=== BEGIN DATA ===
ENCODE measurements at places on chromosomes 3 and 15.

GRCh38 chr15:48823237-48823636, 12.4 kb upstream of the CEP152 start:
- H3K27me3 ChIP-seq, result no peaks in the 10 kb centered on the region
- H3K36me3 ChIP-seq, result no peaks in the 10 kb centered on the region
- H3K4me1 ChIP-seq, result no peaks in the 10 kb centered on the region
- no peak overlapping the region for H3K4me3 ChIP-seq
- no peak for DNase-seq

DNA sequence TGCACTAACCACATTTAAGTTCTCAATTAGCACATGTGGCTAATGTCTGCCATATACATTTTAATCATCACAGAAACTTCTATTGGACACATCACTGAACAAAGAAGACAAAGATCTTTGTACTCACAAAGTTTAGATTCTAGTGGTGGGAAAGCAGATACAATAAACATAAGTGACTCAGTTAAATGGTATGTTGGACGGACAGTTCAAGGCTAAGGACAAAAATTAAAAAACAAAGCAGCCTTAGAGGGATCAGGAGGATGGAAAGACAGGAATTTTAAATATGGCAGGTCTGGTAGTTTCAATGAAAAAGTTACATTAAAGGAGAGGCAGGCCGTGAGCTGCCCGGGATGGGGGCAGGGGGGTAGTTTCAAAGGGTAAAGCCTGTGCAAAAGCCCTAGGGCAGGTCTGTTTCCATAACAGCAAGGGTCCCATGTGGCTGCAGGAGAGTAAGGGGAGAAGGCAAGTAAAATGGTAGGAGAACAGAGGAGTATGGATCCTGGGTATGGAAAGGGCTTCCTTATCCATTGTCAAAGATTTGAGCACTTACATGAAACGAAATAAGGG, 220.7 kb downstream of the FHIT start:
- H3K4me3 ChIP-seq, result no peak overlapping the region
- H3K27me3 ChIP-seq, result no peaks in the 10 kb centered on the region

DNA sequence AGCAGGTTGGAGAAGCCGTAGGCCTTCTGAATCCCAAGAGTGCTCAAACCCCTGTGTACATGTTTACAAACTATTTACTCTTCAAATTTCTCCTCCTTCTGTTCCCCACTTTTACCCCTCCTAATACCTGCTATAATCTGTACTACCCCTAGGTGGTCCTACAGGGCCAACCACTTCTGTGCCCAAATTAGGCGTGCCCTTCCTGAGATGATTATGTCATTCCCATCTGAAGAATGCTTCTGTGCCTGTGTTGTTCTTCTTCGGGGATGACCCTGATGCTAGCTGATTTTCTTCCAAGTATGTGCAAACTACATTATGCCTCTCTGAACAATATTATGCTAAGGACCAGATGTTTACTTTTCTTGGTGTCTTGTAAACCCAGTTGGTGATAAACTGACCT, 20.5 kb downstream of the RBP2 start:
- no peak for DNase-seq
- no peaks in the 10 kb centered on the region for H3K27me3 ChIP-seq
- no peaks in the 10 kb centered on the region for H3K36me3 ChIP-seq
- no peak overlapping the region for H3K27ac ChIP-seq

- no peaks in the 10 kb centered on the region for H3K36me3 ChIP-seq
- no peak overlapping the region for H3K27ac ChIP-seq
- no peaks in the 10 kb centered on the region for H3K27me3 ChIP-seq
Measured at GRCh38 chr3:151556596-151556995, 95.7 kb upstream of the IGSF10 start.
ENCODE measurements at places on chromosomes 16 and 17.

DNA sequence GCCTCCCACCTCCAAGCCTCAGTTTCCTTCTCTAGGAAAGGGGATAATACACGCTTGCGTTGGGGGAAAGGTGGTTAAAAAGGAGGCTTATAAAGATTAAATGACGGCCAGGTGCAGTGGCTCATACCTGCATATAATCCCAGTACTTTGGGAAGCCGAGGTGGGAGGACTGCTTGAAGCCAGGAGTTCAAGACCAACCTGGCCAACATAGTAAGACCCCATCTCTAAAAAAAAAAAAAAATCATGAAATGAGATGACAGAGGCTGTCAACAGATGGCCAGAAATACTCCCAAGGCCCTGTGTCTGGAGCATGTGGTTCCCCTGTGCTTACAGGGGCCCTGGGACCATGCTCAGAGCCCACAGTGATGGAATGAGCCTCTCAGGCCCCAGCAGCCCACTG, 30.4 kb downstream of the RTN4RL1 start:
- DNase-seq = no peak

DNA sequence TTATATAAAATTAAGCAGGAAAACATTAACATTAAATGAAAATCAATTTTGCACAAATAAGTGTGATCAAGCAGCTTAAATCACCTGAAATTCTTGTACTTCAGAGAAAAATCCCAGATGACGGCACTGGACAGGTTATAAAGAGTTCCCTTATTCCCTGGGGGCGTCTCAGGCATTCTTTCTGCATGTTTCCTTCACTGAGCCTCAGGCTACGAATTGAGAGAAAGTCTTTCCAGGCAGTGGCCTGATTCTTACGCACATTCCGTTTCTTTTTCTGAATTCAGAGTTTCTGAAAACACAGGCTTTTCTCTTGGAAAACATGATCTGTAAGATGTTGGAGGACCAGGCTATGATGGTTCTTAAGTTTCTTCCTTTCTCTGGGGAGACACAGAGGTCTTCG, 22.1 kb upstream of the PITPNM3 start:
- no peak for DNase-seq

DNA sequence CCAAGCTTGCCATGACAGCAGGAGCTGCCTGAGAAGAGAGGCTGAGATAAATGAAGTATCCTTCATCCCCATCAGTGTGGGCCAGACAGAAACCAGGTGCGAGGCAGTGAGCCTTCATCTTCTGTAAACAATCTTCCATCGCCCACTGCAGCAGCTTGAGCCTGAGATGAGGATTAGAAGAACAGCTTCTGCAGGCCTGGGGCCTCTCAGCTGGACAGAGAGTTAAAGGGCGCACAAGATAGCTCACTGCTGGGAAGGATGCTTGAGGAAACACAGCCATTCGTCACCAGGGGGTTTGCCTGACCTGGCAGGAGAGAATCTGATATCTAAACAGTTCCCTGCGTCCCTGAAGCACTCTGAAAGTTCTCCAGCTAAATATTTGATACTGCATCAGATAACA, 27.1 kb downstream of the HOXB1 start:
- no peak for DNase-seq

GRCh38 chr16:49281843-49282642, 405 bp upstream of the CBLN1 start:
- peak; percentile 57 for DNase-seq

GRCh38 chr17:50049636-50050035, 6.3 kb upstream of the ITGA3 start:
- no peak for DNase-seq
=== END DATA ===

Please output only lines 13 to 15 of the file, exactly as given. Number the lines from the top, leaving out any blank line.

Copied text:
- no peaks in the 10 kb centered on the region for H3K27me3 ChIP-seq
- no peaks in the 10 kb centered on the region for H3K36me3 ChIP-seq
- no peak overlapping the region for H3K27ac ChIP-seq